Timebound is an app for learning about the past in an easy and exciting way. It allows you to follow important historical events hour-by-hour and minute-by-minute. You can join the Titanic on her maiden voyage, witness the hunt for Jack the Ripper, see the first landing on the Moon, experience the first Woodstock festival, and dozens of other thrilling stories.
Timebound is featured in:
"Americans' knowledge of history is exceedingly poor, but Timebound could change that." Digital Trends
"Some ideas are so brilliant, yet so simple, that it’s almost frustrating to learn about them. 'Why didn’t I think of that?' is usually the first thought. The new app Timebound... leverages that simple technology for all it’s worth, then combines it with superb research and writing to make something special." TechDigg
"[Timebound is] an intriguing concept. Some events, like the death of JFK, have outsized significance in history, but lasted only a few hours, while others dragged on for years. It’s easy to know that World War II lasted for six years; it’s another to be reminded of how those events unfolded every day for those 2193 days." Mental Floss
"Would you wake up one morning, now lacking the follicular endowment of the last time Timebound served you a notification, and suddenly discover that hostilities had resumed under Henry V?" Kill Screen
It’s a kind of time machine!
Timebound offers you access to an ever-expanding list of the most interesting and important events in history, from Ancient Greece to the beginning of the 21st century. Some events — such as the first spaceflight — last only a few hours or days; others (e.g. World War II) continue for years. Each event included in Timebound has played a crucial role in the history of humankind.
Now you can sit back, select an event, and let the time travel begin!
You’ll be notified about every twist and turn of the event you selected, and have a chance to explore its details through historical images, maps, and other media. For example, you can be living in World War II for six years and one day (its actual duration) by receiving event updates in real-time. With push-notifications, you’ll constantly keep time with history!
Live it as it happened
Push-notifications are an essential part of Timebound. They may come in the middle of the night, during a meal, or while you are commuting to work. History will become a part of your daily life.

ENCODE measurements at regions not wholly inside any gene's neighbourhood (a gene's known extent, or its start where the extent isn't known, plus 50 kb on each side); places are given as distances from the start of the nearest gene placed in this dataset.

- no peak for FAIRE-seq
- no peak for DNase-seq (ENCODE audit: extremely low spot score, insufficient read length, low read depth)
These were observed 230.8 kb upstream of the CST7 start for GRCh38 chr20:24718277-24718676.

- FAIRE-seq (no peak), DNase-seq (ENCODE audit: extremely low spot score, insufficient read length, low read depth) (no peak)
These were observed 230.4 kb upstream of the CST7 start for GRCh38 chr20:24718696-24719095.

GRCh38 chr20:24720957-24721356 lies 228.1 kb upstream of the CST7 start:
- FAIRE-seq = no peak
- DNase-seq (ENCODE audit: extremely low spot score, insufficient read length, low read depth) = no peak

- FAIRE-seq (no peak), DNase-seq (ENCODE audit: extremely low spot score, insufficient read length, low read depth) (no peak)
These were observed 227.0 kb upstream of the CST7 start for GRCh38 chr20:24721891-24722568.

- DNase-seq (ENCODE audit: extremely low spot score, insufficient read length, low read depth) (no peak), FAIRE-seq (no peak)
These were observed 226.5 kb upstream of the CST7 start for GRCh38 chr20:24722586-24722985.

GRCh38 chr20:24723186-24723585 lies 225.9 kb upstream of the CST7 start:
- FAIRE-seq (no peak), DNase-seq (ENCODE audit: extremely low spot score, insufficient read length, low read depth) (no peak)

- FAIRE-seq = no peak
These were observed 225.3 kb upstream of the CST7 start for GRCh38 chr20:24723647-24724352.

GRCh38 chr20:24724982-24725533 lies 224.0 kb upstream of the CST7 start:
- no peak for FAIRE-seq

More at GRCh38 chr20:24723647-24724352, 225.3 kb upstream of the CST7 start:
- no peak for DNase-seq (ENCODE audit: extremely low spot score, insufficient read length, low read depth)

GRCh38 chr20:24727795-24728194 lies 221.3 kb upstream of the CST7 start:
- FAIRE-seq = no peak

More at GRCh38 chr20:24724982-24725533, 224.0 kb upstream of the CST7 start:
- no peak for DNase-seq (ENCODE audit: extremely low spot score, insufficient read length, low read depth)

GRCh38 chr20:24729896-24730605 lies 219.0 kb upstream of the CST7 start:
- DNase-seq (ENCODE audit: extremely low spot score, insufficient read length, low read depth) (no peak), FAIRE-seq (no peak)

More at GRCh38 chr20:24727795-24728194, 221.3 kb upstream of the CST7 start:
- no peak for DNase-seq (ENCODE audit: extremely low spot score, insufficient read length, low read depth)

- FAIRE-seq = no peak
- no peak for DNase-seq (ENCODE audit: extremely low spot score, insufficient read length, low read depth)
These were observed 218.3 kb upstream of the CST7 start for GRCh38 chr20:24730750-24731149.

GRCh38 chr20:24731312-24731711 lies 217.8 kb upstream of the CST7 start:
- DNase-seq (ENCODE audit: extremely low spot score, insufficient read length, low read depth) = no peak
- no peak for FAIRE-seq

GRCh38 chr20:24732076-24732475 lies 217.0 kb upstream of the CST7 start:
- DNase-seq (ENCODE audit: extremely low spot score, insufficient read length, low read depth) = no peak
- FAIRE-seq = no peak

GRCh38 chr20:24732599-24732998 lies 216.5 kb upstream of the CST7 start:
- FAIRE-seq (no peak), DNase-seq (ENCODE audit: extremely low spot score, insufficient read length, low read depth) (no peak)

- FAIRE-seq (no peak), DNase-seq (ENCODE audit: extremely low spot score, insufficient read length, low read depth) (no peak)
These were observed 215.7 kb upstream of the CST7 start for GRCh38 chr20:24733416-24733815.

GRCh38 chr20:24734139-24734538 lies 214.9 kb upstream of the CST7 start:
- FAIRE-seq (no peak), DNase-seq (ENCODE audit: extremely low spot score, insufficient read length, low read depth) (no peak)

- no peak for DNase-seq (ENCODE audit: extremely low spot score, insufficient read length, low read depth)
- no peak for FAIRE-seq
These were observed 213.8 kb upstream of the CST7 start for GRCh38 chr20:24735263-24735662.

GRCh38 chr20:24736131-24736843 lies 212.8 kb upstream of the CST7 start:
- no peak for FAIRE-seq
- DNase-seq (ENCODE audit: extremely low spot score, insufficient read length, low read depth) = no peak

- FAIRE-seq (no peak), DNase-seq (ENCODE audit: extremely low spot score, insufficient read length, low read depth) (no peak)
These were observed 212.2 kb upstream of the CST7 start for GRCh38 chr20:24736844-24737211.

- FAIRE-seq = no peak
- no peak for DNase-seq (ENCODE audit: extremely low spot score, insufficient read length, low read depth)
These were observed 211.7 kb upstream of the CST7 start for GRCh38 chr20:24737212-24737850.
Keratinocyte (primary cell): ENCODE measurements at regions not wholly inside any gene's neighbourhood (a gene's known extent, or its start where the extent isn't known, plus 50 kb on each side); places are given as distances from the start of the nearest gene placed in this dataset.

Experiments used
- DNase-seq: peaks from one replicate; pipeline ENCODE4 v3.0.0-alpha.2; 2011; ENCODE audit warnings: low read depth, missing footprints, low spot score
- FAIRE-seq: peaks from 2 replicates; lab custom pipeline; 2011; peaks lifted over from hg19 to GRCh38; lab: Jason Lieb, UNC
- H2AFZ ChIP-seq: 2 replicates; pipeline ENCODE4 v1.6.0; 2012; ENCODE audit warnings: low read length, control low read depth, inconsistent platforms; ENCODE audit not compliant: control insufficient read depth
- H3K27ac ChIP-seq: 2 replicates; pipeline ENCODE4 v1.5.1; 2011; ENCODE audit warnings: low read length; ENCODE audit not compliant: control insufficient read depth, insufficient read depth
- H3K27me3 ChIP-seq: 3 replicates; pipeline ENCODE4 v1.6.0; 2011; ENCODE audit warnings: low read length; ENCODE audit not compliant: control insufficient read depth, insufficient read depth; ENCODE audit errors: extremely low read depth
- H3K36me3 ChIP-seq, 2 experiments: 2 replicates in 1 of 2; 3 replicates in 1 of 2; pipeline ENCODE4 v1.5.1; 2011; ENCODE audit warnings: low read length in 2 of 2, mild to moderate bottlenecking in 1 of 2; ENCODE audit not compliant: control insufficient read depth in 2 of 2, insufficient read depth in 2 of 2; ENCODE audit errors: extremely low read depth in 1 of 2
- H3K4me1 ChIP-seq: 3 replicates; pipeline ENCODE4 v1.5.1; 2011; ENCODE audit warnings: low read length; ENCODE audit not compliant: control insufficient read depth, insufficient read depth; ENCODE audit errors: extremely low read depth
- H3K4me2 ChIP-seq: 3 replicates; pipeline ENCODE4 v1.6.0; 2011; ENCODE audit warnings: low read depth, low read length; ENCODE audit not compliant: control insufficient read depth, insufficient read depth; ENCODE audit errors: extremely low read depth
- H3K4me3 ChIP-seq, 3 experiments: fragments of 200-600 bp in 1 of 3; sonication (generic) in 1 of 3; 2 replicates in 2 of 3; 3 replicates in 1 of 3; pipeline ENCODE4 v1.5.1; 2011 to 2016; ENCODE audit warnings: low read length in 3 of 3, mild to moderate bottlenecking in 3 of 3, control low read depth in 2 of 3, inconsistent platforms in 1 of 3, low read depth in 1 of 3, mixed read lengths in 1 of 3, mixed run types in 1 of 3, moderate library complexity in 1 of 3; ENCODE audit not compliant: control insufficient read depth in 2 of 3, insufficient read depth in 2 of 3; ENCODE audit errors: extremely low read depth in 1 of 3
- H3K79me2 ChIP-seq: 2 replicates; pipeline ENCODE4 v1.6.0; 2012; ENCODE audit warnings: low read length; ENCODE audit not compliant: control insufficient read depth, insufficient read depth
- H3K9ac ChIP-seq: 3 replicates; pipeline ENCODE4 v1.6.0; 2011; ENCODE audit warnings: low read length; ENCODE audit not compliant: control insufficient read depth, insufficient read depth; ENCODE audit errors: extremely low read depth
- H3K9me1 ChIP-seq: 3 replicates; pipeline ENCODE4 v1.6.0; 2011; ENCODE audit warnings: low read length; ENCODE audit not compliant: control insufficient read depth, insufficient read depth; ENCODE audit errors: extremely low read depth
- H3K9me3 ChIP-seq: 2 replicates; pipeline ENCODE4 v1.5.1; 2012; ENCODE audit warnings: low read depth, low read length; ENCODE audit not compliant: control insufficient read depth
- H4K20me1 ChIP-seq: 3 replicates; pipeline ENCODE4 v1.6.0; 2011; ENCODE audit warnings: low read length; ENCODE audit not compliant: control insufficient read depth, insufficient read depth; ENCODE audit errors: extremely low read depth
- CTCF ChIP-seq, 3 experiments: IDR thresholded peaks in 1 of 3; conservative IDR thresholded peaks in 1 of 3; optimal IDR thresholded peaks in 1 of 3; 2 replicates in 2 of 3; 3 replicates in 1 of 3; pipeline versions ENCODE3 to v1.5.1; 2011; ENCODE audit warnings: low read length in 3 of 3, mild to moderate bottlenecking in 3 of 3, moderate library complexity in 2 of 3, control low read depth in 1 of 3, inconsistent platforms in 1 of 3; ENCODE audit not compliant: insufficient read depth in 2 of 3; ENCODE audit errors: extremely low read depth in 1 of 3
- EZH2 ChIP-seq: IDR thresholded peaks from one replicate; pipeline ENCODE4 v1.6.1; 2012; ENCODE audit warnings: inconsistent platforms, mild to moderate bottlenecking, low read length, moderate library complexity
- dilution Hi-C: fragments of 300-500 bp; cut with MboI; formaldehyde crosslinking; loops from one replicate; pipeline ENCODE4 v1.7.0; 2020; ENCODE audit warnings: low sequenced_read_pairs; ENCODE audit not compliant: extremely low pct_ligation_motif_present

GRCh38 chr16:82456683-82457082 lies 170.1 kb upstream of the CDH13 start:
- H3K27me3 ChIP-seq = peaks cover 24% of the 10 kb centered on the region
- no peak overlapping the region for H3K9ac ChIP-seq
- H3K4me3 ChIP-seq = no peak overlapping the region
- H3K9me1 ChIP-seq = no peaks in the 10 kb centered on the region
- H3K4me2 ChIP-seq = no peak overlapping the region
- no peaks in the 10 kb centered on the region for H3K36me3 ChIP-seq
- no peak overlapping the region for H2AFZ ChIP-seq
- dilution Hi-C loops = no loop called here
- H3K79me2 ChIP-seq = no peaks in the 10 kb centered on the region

Here is a demo of Timebound. It shows a push notification that leads to the “JFK Assassination” feed, as well as the countdown timer for “Man On The Moon.”
Is it iOS or Android?
It’s both! Right now we have an iOS beta ready for testing. But Timebound will be officially released on both platforms, and all our backers who buy a subscription will be able to choose between the two.
Examples of Timebound events
Timebound will be released in May 2017. Once that happens, we will add one new event each week. You can pick any event at any time and start following it, or wait for a specific start date and live through the event in full calendar sync.
Here are some of the events Timebound will offer (list may be subject to minor changes):
Is it free?
The Timebound app is free to download. A limited number of events will be free to follow. The full Timebound archive will be available via a monthly or annual subscription. In some cases, it will also be possible to purchase access to single events.
Why time travel?
We think of Timebound as an entry point to history. At the moment, academic historians are testing the app, and we will post their reviews as they will be coming in during the campaign. If you are teaching history and want to collaborate with Timebound, drop us a line! We’d love to give you and your students free access to the app: email@example.com
Here is one review we received from Jonathan Even-Zohar, director of EUROCLIO, the European Association of History Educators, which unites more than seventy history, heritage, and educational associations and other organizations active in the field:
“I like the idea of the app:
- The push messages are fun and interesting way to have this experience of 'time travel'.
- The contents of the message are written in good and engaging way.
- There is great potential to relate historical content with historical awareness today.
I would propose, however to keep in mind that:
- For us it is much more preferable to work with historical sources than with author text.
- Visual source material will increase significantly the willingness to read the additional info.”
What does a Timebound event look like?
- 11:54 AM | The presidential motorcade leaves Dallas airport. They are 25 minutes behind schedule. In the presidential limousine, Governor John Connally and his wife Nellie sit in the middle, John and Jacqueline Kennedy take the rear. The motorcade is headed for the Dallas Trade Mart. Thousands of people gather in the streets to greet it.
Here’s an excerpt from the JFK Assassination feed, November 22, 1963 (spoiler alert!):
- 12:21 PM | The presidential motorcade passes through Main Street in downtown Dallas. The majority of spectators are gathered here. A total of over 150 thousand people line the streets to greet the president.
- 12:22 PM | Pipefitter Howard Brennan walks to the Texas School Book Depository building. Along with many others, he wants to witness the presidential motorcade. He notices a man looking out the sixth floor window of the depository. The man appears and disappears several times, but Brennan makes little of it.